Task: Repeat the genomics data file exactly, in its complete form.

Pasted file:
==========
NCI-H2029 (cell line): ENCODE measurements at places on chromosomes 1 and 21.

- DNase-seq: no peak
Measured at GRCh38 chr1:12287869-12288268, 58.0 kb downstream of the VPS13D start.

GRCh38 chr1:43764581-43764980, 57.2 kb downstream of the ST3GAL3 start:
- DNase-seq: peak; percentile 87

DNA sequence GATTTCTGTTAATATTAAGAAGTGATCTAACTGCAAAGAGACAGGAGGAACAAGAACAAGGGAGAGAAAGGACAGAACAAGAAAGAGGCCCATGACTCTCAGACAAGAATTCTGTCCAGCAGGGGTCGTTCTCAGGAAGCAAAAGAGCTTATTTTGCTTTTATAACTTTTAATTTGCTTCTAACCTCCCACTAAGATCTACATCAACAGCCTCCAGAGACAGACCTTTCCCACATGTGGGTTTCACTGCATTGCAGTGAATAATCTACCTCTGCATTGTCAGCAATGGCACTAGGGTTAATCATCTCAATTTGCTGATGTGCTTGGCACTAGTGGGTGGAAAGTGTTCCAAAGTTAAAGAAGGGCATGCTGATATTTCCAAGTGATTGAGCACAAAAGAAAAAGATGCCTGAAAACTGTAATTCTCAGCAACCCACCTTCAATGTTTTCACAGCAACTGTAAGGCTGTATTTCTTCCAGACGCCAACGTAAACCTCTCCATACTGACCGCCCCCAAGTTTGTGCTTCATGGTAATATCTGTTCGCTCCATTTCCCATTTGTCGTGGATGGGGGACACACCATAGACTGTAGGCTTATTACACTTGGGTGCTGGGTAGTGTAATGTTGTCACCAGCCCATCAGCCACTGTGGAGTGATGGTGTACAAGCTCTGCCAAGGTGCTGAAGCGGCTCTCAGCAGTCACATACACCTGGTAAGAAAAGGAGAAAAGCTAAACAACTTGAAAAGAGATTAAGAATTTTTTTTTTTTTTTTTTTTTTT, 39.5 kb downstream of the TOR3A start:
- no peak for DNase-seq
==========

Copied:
NCI-H2029 (cell line): ENCODE measurements at places on chromosomes 1 and 21.

- DNase-seq: no peak
Measured at GRCh38 chr1:12287869-12288268, 58.0 kb downstream of the VPS13D start.

GRCh38 chr1:43764581-43764980, 57.2 kb downstream of the ST3GAL3 start:
- DNase-seq: peak; percentile 87

DNA sequence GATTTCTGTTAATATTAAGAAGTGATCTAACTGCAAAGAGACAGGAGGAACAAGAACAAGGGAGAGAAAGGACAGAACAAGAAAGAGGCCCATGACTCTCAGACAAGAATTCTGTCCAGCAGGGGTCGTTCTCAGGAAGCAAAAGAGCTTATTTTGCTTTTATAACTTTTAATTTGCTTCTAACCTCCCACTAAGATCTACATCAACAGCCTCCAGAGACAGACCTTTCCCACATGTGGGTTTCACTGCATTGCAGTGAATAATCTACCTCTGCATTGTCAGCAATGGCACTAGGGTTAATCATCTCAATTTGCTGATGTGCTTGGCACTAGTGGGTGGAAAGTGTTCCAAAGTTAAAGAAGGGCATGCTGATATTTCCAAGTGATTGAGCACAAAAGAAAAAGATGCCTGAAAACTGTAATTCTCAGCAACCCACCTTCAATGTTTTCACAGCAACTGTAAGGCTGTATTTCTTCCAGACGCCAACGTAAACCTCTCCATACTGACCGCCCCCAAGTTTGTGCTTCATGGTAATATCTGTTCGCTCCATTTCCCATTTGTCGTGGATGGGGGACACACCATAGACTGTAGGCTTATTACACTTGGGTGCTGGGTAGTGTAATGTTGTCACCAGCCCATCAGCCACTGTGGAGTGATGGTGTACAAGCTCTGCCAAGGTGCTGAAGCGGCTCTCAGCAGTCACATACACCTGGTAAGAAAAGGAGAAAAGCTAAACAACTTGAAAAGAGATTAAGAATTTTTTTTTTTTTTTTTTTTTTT, 39.5 kb downstream of the TOR3A start:
- no peak for DNase-seq